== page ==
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Students Building a Dream for their Future Careers

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Students, parents and caregivers packed the Bingemans Conference Centre in November 2022 for the first in-person Build a Dream Career Discovery Expo in Waterloo Region since before the pandemic.


Nour Hachem-Fawaz is the president and founder of Build a Dream, which aims to promote opportunities for women and those who identify as women in a number of fields:


  • Science, Technology, Engineering, Math (STEM)

  • Skilled Trades

  • Emergency Response

  • Entrepreneurship

  • Leadership


“It’s really exciting” to be back in-person, explained Hachem-Fawaz. Attendees had the chance to meet with over 40 exhibitors, showcasing career opportunities and pathways ranging from the local carpenters’ union to Region of Waterloo Paramedics.

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“They get a chance to network with industry leaders and learn more about these different pathways that exist for them,” said Hachem-Fawaz.


For Nour, the best part is being able to see the light-bulb moments for students as they uncover a career pathway that ignites their passion for learning.


“One of the things that I love the most about being here is witnessing their body language, their excitement change in front of our eyes, because they’ve just been exposed to a whole new world,” said Hachem-Fawaz. “That power can never be undone.”


She credits the joint partnership between the Waterloo Region District School Board (WRDSB), Waterloo Catholic District School Board (WCDSB), Upper-Grand District School Board (UGDSB) and Wellington Catholic District School Board (WCDSB) for making the career expo possible. It provides students in these boards with the unique opportunity to connect directly with professionals and employers while learning more about the pathways available to them.


“It takes school board partnerships to make these events happen,” said Hachem-Fawaz. “Without them, we wouldn’t be able to tap into the young minds and have parents at the table as they make these really important life decisions.”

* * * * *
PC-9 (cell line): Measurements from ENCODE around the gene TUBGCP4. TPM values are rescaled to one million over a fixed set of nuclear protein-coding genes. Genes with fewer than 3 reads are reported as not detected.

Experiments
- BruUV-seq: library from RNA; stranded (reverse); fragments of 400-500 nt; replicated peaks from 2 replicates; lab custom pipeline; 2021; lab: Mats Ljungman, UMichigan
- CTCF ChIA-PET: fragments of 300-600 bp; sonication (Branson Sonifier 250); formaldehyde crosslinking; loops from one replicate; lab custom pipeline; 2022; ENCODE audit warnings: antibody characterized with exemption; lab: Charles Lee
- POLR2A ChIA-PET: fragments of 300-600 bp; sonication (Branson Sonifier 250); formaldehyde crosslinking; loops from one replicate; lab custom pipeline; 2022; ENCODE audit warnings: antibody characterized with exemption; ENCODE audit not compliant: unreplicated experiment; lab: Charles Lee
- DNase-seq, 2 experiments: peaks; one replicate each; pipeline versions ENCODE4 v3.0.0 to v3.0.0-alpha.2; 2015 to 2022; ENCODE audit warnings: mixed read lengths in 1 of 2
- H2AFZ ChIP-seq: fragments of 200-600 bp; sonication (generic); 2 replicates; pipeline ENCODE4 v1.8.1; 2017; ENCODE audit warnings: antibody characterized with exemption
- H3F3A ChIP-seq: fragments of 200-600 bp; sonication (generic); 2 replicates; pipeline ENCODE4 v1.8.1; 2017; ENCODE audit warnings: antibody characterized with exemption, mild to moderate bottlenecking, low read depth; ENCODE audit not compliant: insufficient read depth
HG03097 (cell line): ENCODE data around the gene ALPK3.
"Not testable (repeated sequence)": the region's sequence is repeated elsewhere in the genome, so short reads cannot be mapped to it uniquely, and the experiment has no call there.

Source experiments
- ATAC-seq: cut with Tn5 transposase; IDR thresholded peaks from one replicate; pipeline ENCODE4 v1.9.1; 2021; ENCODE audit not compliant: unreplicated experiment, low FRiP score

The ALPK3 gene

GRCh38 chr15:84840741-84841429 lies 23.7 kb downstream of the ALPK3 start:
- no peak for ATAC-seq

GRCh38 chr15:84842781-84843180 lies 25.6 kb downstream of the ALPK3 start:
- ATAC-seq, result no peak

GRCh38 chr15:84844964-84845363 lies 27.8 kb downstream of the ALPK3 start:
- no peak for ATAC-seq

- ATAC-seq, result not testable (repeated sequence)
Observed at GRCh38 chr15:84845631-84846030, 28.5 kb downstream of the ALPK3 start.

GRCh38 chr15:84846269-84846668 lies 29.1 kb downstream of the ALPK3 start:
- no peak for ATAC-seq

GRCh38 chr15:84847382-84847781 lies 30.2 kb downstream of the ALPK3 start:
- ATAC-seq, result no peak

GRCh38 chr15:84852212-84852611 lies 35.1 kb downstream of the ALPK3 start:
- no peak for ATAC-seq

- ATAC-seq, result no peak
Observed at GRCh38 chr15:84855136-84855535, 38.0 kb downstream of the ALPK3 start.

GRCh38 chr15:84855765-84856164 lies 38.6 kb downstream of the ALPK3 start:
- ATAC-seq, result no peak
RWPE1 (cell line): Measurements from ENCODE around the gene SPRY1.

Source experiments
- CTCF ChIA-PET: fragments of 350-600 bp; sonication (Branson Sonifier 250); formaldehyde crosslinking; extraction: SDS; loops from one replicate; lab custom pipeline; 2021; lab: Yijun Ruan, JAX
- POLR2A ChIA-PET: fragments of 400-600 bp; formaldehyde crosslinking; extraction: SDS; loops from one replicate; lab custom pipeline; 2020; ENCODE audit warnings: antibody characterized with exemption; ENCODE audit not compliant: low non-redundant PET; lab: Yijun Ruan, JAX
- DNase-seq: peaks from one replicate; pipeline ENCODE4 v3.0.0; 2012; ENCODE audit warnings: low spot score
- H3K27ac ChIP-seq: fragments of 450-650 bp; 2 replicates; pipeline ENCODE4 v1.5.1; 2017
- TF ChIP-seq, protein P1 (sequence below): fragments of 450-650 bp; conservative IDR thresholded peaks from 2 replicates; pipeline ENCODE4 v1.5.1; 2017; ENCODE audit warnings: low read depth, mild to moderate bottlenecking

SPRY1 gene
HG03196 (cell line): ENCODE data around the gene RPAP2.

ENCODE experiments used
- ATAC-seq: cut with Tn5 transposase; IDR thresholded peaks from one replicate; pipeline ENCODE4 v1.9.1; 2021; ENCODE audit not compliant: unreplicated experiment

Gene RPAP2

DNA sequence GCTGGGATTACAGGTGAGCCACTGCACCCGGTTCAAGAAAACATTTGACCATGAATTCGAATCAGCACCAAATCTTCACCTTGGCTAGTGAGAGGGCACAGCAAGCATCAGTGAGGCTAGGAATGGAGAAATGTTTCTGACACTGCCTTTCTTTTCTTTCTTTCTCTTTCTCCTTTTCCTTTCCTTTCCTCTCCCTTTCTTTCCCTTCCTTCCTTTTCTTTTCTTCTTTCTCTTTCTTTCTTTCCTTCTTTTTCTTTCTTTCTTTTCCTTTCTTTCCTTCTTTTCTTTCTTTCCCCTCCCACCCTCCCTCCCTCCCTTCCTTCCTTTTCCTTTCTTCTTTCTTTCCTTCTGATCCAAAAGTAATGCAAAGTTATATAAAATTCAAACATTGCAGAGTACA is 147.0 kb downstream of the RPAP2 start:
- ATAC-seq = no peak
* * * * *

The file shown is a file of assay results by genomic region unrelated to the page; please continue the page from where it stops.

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Paige Wassing is in her fifth year at Eastwood Collegiate Institute (ECI), and came to the career expo with a specific future job in mind.


“I’m looking to be an electrician, so my teacher recommended this event for me. I was thinking I could talk to people in the trades, and see what it’s like,” said Wassing.


Her interest in becoming an electrician was first sparked by her experiences in the classroom.


“I took a construction technology class for Grade 11 and 12, and we actually built a life-sized frame with wiring and I got to turn a lightbulb on and charge my phone,” said Wassing. “That was pretty awesome, so that’s what intrigued me.”


Whether you’ve got some idea or no idea what you want to do in the future, you’ll discover something new about the options available to you, she explained.


“I would recommend coming here, because this is really beneficial,” said Wassing. “It was great, I learned a lot.”


Some students approaching the end of their time in secondary school feel worried about what comes next. A unique opportunity like the career expo can help to alleviate this anxiety by providing them a clearer idea of their career interests. This helps to support student well-being, in turn supporting their success in the classroom.